Language Selection

English French German Italian Portuguese Spanish

About Tux Machines

Thursday, 08 Dec 16 - Tux Machines is a community-driven public service/news site which has been around for over a decade and primarily focuses on GNU/LinuxSubscribe now Syndicate content

Search This Site

Quick Roundup

Type Title Author Replies Last Postsort icon
Story GTK Graphics Roy Schestowitz 05/12/2016 - 7:41pm
Story Linux and Graphics Roy Schestowitz 05/12/2016 - 7:38pm
Story Early Benchmarks Of GCC 7 On Linux x86_64 With An Intel Core i7 6800K Roy Schestowitz 05/12/2016 - 7:32pm
Story KDE Leftovers Roy Schestowitz 05/12/2016 - 7:29pm
Story 64-bit Raspberry Image and OpenStack at SUSE Roy Schestowitz 05/12/2016 - 7:23pm
Story Pico-ITX SBC runs Ubuntu on Braswell Roy Schestowitz 05/12/2016 - 7:21pm
Story Shuttleworth Foundation/Mozilla Foundation Overlap Roy Schestowitz 05/12/2016 - 7:16pm
Story Games for GNU/Linux Roy Schestowitz 05/12/2016 - 7:10pm
Story Ubuntu Leftovers Roy Schestowitz 05/12/2016 - 11:08am
Story Android Leftovers Roy Schestowitz 05/12/2016 - 11:05am

Raspberry Pi Foundation Disables SSH in Raspbian PIXEL's Latest Security Update

Filed under
Linux

Raspberry Pi Foundation, through Simon Long, announces that a security update is now available for the PIXEL desktop environment of the company's Debian-based Raspbian operating system for Raspberry Pi single-board computers.

Read more

Security News

Filed under
Security
  • Security advisories for Wednesday
  • What Malware Is on Your Router?

    Mirai is exposing a serious security issue with the Internet of Things that absolutely must be quickly handled.

    Until a few days ago, I had been seriously considering replacing the 1999 model Apple Airport wireless router I’ve been using since it was gifted to me in 2007. It still works fine, but I have a philosophy that any hardware that’s more than old enough to drive probably needs replacing. I’ve been planning on taking the 35 mile drive to the nearest Best Buy outlet on Saturday to see what I could get that’s within my price range.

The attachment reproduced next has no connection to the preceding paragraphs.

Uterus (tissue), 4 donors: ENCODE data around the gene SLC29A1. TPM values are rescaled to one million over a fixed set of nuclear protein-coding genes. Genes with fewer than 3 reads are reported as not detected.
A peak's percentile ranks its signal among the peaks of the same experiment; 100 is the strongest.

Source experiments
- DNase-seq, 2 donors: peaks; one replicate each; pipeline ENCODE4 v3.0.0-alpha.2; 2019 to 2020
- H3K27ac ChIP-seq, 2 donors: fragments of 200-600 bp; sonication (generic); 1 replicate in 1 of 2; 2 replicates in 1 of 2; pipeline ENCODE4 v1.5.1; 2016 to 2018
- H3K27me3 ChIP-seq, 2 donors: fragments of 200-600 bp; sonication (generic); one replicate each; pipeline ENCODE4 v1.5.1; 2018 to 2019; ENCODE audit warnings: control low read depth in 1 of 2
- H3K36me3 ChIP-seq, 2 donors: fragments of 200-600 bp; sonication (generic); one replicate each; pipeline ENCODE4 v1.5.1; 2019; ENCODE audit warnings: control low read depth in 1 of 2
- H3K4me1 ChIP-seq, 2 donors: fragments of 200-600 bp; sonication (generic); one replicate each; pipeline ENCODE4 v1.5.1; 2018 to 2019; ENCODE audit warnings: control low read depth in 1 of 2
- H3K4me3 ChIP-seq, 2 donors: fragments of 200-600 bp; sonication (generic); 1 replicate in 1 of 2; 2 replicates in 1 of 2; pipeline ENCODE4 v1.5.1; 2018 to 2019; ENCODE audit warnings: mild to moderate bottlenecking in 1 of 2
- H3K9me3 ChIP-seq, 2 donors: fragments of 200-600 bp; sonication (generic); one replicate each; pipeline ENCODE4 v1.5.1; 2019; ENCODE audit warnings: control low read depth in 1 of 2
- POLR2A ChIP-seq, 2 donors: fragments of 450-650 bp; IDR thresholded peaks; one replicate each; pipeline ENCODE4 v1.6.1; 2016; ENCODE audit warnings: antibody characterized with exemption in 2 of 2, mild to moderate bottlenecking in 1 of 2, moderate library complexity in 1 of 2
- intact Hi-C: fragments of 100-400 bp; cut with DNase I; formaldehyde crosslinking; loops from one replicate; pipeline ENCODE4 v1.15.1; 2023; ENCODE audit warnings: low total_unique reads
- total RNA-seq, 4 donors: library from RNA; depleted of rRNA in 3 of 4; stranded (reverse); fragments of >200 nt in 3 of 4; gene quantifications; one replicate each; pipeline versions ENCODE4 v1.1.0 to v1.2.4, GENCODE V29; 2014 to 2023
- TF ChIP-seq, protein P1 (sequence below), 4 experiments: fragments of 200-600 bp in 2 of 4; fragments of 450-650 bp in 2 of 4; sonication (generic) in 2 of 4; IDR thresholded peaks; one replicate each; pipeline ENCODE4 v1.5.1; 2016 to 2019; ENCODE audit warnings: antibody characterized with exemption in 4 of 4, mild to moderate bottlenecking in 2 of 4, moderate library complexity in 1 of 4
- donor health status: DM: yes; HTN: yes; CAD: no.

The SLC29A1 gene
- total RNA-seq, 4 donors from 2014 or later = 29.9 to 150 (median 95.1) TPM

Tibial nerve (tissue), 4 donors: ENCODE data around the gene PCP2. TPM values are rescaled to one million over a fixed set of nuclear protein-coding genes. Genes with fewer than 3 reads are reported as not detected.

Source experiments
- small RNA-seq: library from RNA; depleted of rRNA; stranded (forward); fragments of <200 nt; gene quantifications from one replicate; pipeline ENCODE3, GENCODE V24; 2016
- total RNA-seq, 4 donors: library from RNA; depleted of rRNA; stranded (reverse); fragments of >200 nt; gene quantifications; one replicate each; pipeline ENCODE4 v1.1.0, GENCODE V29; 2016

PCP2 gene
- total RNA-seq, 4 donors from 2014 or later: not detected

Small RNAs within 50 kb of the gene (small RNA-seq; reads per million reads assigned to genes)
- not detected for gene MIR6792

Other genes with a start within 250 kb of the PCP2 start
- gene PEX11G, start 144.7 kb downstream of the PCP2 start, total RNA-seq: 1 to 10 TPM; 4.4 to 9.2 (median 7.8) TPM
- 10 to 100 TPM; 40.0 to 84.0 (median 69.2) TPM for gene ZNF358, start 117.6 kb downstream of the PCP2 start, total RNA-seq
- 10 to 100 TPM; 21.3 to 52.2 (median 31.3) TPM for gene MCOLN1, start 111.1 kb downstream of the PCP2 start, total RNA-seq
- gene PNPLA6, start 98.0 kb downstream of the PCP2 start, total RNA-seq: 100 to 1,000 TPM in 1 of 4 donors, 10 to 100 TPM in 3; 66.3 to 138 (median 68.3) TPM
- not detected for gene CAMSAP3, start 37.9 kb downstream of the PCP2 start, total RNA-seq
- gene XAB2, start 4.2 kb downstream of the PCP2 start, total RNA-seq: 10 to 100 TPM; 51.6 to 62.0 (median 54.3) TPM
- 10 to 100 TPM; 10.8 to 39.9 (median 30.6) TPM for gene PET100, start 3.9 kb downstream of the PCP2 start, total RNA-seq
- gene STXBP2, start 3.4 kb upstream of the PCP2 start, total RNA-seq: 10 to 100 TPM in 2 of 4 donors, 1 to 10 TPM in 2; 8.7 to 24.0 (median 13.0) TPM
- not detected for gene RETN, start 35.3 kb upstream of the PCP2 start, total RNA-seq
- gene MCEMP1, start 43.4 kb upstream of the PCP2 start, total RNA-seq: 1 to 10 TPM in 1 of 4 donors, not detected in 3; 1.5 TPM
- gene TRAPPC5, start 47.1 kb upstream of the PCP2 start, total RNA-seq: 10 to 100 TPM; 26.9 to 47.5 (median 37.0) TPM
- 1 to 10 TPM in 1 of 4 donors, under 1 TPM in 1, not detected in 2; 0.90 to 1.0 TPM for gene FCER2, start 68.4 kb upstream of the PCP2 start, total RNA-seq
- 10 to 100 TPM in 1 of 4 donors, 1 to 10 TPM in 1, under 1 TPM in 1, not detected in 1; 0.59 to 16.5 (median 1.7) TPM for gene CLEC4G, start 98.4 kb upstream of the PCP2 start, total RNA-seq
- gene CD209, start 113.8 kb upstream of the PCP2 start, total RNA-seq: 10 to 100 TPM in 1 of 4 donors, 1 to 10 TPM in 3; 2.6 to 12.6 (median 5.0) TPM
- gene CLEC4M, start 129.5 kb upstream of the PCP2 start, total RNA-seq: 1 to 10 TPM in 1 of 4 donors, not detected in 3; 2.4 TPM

After the news of this week, that trip is now on hold. For the time being I’ve decided to wait until I can be reasonably sure that any router I purchase won’t be hanging out a red light to attract the IoT exploit-of-the-week.

    It’s not just routers. I’m also seriously considering installing the low-tech sliding door devices that were handed out as swag at this year’s All Things Open to block the all-seeing-eye of the web cams on my laptops. And I’m becoming worried about the $10 Vonage VoIP modem that keeps my office phone up and running. Thank goodness I don’t have a need for a baby monitor and I don’t own a digital camera, other than what’s on my burner phone.

  • National Lottery 'hack' is the poster-girl of consumer security fails

    IN THE NEW age of hacking, you don't even need to be a hacker. National Lottery management company Camelot has confirmed that up to 26,500 online accounts for their systems may have been compromised in an attempted hack, that required no hacking.

    It appears the players affected have been targetted from hacks to other sites, and the resulting availability of their credentials on the dark web. With so many people using the same password across multiple sites, it takes very little brute force to attack another site, which is what appears to have happened here.

  • Mozilla and Tor release urgent update for Firefox 0-day under active attack

    "The security flaw responsible for this urgent release is already actively exploited on Windows systems," a Tor official wrote in an advisory published Wednesday afternoon. "Even though there is currently, to the best of our knowledge, no similar exploit for OS X or Linux users available, the underlying bug affects those platforms as well. Thus we strongly recommend that all users apply the update to their Tor Browser immediately."

    The Tor browser is based on the open-source Firefox browser developed by the Mozilla Foundation. Shortly after this post went live, Mozilla security official Daniel Veditz published a blog post that said the vulnerability has also been fixed in a just-released version of Firefox for mainstream users. On early Wednesday, Veditz said, his team received a copy of the attack code that exploited a previously unknown vulnerability in Firefox.

  • Tor Browser 6.0.7 is released

    Tor Browser 6.0.7 is now available from the Tor Browser Project page and also from our distribution directory.

    This release features an important security update to Firefox and contains, in addition to that, an update to NoScript (2.9.5.2).